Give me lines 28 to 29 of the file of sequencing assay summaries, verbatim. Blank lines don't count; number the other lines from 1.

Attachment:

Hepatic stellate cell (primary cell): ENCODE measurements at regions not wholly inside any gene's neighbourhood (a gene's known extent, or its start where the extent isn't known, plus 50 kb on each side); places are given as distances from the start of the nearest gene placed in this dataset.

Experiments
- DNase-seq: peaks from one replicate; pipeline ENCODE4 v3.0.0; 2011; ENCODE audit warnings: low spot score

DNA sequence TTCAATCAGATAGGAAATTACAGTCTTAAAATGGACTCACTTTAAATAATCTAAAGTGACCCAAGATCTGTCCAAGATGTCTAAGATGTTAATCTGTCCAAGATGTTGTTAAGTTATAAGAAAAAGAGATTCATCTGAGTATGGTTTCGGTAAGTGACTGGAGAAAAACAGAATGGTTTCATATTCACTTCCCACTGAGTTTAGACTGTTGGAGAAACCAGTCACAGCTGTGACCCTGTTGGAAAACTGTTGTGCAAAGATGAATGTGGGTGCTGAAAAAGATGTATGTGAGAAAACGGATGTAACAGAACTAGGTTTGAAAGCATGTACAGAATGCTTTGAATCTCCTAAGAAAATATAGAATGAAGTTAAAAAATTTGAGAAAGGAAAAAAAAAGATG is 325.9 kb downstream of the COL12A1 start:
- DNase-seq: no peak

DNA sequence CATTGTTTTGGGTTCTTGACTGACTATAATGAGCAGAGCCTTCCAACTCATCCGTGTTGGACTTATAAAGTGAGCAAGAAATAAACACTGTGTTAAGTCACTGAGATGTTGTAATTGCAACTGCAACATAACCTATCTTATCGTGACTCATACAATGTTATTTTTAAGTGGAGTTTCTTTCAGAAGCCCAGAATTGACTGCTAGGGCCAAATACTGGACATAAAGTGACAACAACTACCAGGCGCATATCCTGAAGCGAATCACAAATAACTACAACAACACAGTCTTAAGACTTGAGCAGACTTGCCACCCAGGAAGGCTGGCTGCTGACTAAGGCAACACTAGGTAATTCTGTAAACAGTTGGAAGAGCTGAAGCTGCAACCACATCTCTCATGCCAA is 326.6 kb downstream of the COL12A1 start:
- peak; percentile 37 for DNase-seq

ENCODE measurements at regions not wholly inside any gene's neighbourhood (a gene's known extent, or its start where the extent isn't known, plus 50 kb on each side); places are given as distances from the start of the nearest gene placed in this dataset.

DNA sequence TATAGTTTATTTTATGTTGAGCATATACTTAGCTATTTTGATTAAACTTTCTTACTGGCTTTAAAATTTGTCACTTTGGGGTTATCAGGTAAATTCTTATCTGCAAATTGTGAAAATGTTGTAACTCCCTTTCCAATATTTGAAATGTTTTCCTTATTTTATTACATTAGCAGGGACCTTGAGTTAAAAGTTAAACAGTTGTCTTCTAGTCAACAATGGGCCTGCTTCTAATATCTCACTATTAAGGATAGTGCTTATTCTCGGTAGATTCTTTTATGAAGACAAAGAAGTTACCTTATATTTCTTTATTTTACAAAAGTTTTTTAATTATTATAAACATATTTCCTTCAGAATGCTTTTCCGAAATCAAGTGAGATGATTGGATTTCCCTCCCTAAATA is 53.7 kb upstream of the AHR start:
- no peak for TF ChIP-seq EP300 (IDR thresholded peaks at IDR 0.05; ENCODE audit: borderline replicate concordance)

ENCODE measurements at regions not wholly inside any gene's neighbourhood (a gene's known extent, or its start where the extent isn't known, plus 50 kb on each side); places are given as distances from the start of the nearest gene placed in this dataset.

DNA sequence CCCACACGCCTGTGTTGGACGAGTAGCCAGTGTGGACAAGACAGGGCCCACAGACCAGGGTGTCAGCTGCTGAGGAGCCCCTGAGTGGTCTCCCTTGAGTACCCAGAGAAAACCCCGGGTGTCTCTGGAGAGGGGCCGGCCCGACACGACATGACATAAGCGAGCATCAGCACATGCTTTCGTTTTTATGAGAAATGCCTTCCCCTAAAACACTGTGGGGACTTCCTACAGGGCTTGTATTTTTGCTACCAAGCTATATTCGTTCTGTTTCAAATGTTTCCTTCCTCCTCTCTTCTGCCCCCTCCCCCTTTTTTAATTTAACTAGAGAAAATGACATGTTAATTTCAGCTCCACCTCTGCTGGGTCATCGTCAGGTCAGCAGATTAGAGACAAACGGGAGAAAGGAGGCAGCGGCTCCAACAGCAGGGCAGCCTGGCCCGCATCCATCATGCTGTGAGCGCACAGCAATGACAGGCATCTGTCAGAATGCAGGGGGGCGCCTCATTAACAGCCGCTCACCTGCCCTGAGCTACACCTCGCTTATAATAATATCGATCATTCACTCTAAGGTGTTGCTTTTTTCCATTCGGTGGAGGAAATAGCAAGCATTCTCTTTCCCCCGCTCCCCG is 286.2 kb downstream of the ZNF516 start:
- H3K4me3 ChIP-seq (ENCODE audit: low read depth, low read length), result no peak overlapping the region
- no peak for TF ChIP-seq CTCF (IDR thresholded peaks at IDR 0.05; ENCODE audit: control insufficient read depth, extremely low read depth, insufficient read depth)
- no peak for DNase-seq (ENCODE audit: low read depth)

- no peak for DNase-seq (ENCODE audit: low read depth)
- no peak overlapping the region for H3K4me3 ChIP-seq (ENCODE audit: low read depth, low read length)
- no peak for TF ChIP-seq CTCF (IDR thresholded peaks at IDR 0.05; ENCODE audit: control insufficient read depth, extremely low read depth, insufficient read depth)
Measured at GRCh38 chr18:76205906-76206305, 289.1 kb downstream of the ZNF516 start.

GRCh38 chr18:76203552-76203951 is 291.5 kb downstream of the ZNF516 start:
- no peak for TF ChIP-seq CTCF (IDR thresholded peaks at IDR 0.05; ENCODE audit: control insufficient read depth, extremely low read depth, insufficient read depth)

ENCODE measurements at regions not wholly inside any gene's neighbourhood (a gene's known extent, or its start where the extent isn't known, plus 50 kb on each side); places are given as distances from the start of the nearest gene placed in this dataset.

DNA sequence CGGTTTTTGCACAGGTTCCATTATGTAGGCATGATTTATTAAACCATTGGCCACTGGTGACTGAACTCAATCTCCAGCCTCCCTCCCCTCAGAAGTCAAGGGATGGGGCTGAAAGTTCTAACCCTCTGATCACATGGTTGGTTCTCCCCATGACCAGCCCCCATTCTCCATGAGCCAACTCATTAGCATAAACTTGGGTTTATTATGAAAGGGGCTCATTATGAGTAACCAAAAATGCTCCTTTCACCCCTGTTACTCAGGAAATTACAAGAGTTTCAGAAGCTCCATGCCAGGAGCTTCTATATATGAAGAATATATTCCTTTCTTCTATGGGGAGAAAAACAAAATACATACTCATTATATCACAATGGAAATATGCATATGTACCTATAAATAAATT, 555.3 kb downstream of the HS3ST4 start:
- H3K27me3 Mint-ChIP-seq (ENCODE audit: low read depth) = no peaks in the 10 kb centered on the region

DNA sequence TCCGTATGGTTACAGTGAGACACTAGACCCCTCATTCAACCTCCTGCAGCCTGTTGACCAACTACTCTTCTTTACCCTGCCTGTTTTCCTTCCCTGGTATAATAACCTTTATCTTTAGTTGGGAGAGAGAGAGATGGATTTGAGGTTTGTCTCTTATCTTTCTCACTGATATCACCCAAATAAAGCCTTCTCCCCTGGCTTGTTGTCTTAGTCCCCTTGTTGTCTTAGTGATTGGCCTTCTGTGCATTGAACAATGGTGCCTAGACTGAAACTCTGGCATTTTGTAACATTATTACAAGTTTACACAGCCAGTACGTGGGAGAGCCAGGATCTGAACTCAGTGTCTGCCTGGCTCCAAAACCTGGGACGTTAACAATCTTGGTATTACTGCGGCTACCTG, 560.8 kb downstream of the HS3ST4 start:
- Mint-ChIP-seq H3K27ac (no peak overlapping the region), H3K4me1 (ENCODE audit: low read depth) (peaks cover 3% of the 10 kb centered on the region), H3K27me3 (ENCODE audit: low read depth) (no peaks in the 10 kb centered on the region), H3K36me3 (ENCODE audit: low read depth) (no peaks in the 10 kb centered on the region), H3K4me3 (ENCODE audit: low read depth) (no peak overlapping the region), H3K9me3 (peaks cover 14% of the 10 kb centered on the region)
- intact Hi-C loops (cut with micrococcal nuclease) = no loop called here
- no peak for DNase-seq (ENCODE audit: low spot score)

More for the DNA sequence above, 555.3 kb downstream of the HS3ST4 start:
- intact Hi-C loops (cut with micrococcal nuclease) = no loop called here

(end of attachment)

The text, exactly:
- no peak for DNase-seq (ENCODE audit: low spot score)

More for the DNA sequence above, 555.3 kb downstream of the HS3ST4 start: